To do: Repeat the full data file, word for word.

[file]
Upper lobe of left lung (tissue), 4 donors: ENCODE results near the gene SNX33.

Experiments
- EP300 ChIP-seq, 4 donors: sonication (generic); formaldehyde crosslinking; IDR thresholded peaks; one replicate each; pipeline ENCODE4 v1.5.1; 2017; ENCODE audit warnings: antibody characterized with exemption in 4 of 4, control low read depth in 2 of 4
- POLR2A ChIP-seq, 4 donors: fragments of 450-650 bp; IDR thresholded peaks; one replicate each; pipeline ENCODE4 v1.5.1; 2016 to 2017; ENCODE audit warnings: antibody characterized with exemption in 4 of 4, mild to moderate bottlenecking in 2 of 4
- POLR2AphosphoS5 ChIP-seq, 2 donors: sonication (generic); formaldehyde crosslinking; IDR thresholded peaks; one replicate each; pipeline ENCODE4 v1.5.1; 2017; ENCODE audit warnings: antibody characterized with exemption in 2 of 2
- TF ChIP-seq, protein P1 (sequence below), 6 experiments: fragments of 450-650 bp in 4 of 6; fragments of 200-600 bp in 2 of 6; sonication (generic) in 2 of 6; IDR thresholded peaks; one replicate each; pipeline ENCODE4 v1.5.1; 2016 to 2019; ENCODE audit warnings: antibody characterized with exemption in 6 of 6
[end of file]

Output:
Upper lobe of left lung (tissue), 4 donors: ENCODE results near the gene SNX33.

Experiments
- EP300 ChIP-seq, 4 donors: sonication (generic); formaldehyde crosslinking; IDR thresholded peaks; one replicate each; pipeline ENCODE4 v1.5.1; 2017; ENCODE audit warnings: antibody characterized with exemption in 4 of 4, control low read depth in 2 of 4
- POLR2A ChIP-seq, 4 donors: fragments of 450-650 bp; IDR thresholded peaks; one replicate each; pipeline ENCODE4 v1.5.1; 2016 to 2017; ENCODE audit warnings: antibody characterized with exemption in 4 of 4, mild to moderate bottlenecking in 2 of 4
- POLR2AphosphoS5 ChIP-seq, 2 donors: sonication (generic); formaldehyde crosslinking; IDR thresholded peaks; one replicate each; pipeline ENCODE4 v1.5.1; 2017; ENCODE audit warnings: antibody characterized with exemption in 2 of 2
- TF ChIP-seq, protein P1 (sequence below), 6 experiments: fragments of 450-650 bp in 4 of 6; fragments of 200-600 bp in 2 of 6; sonication (generic) in 2 of 6; IDR thresholded peaks; one replicate each; pipeline ENCODE4 v1.5.1; 2016 to 2019; ENCODE audit warnings: antibody characterized with exemption in 6 of 6